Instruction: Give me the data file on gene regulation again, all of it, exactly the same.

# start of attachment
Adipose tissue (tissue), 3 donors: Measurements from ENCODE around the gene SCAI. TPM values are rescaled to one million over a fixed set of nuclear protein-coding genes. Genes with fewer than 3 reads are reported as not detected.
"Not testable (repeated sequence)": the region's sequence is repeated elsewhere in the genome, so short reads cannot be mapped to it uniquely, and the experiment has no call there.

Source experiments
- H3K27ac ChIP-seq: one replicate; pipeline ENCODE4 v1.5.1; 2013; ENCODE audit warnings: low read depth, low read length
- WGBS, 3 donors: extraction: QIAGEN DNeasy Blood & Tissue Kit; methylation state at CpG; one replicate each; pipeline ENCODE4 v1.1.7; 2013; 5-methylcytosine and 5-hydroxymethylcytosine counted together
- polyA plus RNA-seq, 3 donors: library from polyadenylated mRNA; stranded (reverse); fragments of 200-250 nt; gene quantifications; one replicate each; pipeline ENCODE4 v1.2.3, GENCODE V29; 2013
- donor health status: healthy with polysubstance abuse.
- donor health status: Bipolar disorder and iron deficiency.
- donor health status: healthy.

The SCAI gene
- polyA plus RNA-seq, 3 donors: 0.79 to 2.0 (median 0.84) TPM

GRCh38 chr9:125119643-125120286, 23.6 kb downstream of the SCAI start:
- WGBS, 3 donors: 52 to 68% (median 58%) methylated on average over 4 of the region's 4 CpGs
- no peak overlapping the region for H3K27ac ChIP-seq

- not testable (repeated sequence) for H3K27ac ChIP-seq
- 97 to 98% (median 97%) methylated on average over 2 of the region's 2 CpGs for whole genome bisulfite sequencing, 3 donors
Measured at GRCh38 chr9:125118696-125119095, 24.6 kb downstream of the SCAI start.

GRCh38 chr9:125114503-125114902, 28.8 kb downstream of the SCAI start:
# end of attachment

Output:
Adipose tissue (tissue), 3 donors: Measurements from ENCODE around the gene SCAI. TPM values are rescaled to one million over a fixed set of nuclear protein-coding genes. Genes with fewer than 3 reads are reported as not detected.
"Not testable (repeated sequence)": the region's sequence is repeated elsewhere in the genome, so short reads cannot be mapped to it uniquely, and the experiment has no call there.

Source experiments
- H3K27ac ChIP-seq: one replicate; pipeline ENCODE4 v1.5.1; 2013; ENCODE audit warnings: low read depth, low read length
- WGBS, 3 donors: extraction: QIAGEN DNeasy Blood & Tissue Kit; methylation state at CpG; one replicate each; pipeline ENCODE4 v1.1.7; 2013; 5-methylcytosine and 5-hydroxymethylcytosine counted together
- polyA plus RNA-seq, 3 donors: library from polyadenylated mRNA; stranded (reverse); fragments of 200-250 nt; gene quantifications; one replicate each; pipeline ENCODE4 v1.2.3, GENCODE V29; 2013
- donor health status: healthy with polysubstance abuse.
- donor health status: Bipolar disorder and iron deficiency.
- donor health status: healthy.

The SCAI gene
- polyA plus RNA-seq, 3 donors: 0.79 to 2.0 (median 0.84) TPM

GRCh38 chr9:125119643-125120286, 23.6 kb downstream of the SCAI start:
- WGBS, 3 donors: 52 to 68% (median 58%) methylated on average over 4 of the region's 4 CpGs
- no peak overlapping the region for H3K27ac ChIP-seq

- not testable (repeated sequence) for H3K27ac ChIP-seq
- 97 to 98% (median 97%) methylated on average over 2 of the region's 2 CpGs for whole genome bisulfite sequencing, 3 donors
Measured at GRCh38 chr9:125118696-125119095, 24.6 kb downstream of the SCAI start.

GRCh38 chr9:125114503-125114902, 28.8 kb downstream of the SCAI start: